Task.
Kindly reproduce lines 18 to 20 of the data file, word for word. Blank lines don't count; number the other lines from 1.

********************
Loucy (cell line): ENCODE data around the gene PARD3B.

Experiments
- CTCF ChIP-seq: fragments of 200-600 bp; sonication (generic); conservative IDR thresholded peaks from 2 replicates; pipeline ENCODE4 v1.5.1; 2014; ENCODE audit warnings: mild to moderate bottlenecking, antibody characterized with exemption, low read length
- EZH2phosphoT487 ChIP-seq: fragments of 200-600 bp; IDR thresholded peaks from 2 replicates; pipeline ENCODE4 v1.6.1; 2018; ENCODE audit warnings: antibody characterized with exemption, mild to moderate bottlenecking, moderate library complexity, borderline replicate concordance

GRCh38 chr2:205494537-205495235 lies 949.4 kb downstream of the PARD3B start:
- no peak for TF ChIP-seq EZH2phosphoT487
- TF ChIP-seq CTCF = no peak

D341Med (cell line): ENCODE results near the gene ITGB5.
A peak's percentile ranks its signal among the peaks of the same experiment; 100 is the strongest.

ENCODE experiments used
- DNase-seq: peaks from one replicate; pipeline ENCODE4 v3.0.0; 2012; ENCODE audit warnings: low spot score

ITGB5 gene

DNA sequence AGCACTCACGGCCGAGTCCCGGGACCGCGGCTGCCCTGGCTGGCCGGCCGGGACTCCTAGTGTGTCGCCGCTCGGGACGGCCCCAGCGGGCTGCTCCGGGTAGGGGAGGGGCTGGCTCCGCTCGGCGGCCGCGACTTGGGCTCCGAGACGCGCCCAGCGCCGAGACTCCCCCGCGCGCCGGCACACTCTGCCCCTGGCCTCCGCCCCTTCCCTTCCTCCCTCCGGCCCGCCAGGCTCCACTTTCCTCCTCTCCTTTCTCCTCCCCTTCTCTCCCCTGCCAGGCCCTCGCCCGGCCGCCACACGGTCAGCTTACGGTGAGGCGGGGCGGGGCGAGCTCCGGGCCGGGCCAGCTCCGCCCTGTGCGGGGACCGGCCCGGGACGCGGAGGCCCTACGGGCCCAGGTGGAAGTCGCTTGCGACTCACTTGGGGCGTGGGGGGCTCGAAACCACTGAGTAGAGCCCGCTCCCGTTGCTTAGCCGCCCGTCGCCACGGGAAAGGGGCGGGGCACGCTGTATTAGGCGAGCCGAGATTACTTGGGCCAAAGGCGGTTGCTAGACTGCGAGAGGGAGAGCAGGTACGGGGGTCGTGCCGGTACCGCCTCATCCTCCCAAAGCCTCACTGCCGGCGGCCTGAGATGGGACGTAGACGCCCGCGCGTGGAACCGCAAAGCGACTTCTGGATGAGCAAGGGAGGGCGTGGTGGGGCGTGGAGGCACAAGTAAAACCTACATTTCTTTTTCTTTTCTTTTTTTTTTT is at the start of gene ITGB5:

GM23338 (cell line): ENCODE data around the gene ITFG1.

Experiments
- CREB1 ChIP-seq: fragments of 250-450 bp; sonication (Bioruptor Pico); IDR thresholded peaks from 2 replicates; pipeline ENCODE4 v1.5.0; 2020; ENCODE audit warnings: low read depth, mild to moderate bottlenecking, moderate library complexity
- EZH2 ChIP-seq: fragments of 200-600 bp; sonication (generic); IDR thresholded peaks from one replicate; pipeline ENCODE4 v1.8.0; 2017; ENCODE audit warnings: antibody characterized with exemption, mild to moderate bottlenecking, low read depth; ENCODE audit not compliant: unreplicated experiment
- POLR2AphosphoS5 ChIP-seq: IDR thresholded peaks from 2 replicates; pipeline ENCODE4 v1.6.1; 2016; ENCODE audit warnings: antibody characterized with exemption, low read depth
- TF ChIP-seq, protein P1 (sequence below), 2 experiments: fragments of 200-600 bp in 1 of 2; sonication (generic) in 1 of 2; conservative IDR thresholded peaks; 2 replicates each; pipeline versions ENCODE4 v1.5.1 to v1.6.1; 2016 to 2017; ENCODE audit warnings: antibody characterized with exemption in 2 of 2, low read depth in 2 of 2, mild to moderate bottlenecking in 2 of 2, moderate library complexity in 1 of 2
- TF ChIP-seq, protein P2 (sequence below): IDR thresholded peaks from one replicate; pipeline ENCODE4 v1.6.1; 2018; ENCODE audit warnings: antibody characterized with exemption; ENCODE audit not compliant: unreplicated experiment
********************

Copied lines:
- POLR2AphosphoS5 ChIP-seq: IDR thresholded peaks from 2 replicates; pipeline ENCODE4 v1.6.1; 2016; ENCODE audit warnings: antibody characterized with exemption, low read depth
- TF ChIP-seq, protein P1 (sequence below), 2 experiments: fragments of 200-600 bp in 1 of 2; sonication (generic) in 1 of 2; conservative IDR thresholded peaks; 2 replicates each; pipeline versions ENCODE4 v1.5.1 to v1.6.1; 2016 to 2017; ENCODE audit warnings: antibody characterized with exemption in 2 of 2, low read depth in 2 of 2, mild to moderate bottlenecking in 2 of 2, moderate library complexity in 1 of 2
- TF ChIP-seq, protein P2 (sequence below): IDR thresholded peaks from one replicate; pipeline ENCODE4 v1.6.1; 2018; ENCODE audit warnings: antibody characterized with exemption; ENCODE audit not compliant: unreplicated experiment